I move a resolution that we ignore the lack of posting that seems to best characterize my blog in recent months. All in favor? Opposed? Looks like the yeas have it! Well done. Moving on...
... to Lesotho! So I spent the better part of this week visiting the Mountain Kingdom and I must admit, I would have gladly stayed longer to explore! After months of nagging my boss at HOPE Africa to send me to the small country bordered on all sides by South Africa, she finally relented and I had my bags packed before she could finish saying, “Pack warm socks!”
(TRIVIA: There are technically only two other sovereign enclaves in the world, that is, countries surrounded on all sides by only one other country. Can you guess which ones? Please note: “Guess” is not an antiquated synonym for “Google.”)HOPE Africa supports St. James Mission Hospital in the mountain area called Mantsonyane, which is where my friend Jared is volunteering. It has a remarkable history that dates back 50 years. Today it serves a catchment area of more than 70,000 people spread out over many small, rural villages throughout mountainous terrain, many parts navigable only by foot or horseback. With a small budget and only three doctors, the hospital does a pretty incredible job serving the needs of the communities, relying heavily on its many health clinics and healthcare outposts. From what I could tell in my short time there, the large amount of work gets done because a few employees and volunteers recognize the great need of the people and dedicate their time and energy to meeting those needs despite the many challenges. For example, the primary health care unit has one week before school starts to get every child under five years old in the district all their immunizations. For some of the most remote areas not reachable by vehicle, this task requires health workers to carry a cooler box with the medications and visit every village on foot.
Oh yeah, it’s also really cold. A vast majority of the homes in the region are traditional stone and thatch huts heated by wood fire. They’re also experiencing one of their worst draughts in years, with no rain since February. On one of our excursions, we walked on a footbridge that crosses a large dam that supplies water to the people of the Mantsonyane area. Looking down from the bridge, all I could see was a tiny trickle of water; the rest was bone dry. The sight would have been harrowing in any context, but knowing how much these communities- made up primarily of subsistence farmers and their families- depend on this precious resource made the sight absolutely heartbreaking.
Encouraging though, was the work that we were able to do with the hospital leadership staff in two days of meetings. With the hospital’s 50th anniversary celebration approaching in October, the goal of our partnership is to help revitalize St. James’ and promote primary and preventative healthcare, which could help relieve much of the stress of overcapacity and waning resources it's currently facing. Father Chris, an Anglican priest and consultant, led the process of constructing a strategic plan for 2020 based on the vision of the hospital and its existing strengths. The process was long and tiresome, but as I’m learning, sustainable community development can’t rely on quick fixes in the same way fad diets can’t realistically keep the weight off. Over time, measured and fervent commitment to community empowerment with both eyes fixed firmly on justice is the only course of action that will yield development worthy of pursuing, particularly that pursued in the name of our Creator.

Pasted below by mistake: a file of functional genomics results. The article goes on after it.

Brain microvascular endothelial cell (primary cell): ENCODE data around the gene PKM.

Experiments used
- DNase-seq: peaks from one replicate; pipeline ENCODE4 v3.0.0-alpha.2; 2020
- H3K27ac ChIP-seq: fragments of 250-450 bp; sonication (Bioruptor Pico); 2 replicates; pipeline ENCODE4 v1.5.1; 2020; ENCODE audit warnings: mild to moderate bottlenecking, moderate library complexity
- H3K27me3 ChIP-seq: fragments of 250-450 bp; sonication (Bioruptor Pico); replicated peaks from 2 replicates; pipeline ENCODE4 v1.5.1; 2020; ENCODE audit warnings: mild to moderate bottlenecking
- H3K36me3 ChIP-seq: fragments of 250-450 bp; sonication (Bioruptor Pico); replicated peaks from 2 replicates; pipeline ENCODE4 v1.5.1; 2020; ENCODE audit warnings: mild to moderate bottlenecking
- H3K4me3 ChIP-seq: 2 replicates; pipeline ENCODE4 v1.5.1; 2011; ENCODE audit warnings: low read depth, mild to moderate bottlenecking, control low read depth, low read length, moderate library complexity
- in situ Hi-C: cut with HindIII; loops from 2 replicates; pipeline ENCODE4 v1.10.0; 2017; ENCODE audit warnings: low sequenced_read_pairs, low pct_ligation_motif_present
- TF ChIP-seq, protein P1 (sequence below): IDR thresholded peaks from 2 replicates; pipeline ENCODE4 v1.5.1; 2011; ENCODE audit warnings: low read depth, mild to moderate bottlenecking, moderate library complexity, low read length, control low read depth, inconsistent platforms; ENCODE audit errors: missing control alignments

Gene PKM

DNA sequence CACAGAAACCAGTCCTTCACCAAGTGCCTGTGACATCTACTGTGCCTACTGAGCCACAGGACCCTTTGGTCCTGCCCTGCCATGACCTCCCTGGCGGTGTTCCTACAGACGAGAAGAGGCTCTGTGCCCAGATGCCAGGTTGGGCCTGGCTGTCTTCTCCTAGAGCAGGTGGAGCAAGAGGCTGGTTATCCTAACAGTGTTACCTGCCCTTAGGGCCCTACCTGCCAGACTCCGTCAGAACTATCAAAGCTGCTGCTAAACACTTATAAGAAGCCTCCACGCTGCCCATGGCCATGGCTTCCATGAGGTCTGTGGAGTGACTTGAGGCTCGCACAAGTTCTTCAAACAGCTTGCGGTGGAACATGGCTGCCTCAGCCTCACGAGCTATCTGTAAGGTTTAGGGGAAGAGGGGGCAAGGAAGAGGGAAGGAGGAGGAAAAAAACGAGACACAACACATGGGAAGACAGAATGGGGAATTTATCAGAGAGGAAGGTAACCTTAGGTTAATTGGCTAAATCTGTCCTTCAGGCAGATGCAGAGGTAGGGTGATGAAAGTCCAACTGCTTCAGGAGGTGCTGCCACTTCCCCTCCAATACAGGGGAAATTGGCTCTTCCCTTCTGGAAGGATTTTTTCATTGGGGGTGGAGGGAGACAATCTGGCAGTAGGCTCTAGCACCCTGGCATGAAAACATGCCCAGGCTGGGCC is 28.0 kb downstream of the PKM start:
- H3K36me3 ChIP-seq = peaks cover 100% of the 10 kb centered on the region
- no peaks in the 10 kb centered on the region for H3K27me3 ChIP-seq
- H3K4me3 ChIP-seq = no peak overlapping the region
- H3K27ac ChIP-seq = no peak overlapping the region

|Lots of strategic planning going on in this very cold room.|
As a country, Lesotho has one of the world’s highest HIV rates, with the UN describing 40 % of the population as “ultra poor.” From what I could see, few people living in Mantsonyane outside of the hospital have electricity, modern machinery, or running water. And while the realities for the people there are likely shocking to me and the people I suspect most likely read this blog, what was most astonishing was the warmth and hospitality we received there despite all the obstacles the people of that community face day in and day out. Every person we encountered, with little exception, met us with a bright smile and welcome conversation. The sight of it would likely be alarming to most New Yorkers!
I must admit, the information I gleaned from this experience far exceeded that which I contributed, a common sensation in mission work. When discussing this with Father Chris, he reminded me that the challenge volunteers (particularly American volunteers) routinely face is refusing the culturally-informed pressure we place on ourselves to do, when the task is often just to simply be. Be present to those around you. Be a listener. Be a blessing to others. Measurable outputs like number of houses built or trees planted are what we often look to in order to gauge how much we’ve “helped others.” But I think the true work of the missionary or the volunteer or the Christ-follower is not to help others, but to live in kinship with others- particularly those who appear altogether unlike ourselves. It’s not to reach out to them, but to open our hearts and let them into us. Thats the hard work that cultivates the fertile ground where compassion is sown- and I’m talking real compassion, the boundless, Jesus-y kind.
Today I read a quote, "God created us-- because He thought we'd enjoy it."
And I think when it comes to making this world more like what we believe God intended, a place where everyone gets a fair shot at a life lived to its fullest potential, compassion is both our scarcest and most vital resource.
Though I didn’t write a blog post about it, here’s a link to what I had to say about Reading Camp- which was one of the best weeks of my life. And below are some pictures. Enjoy!
All my love,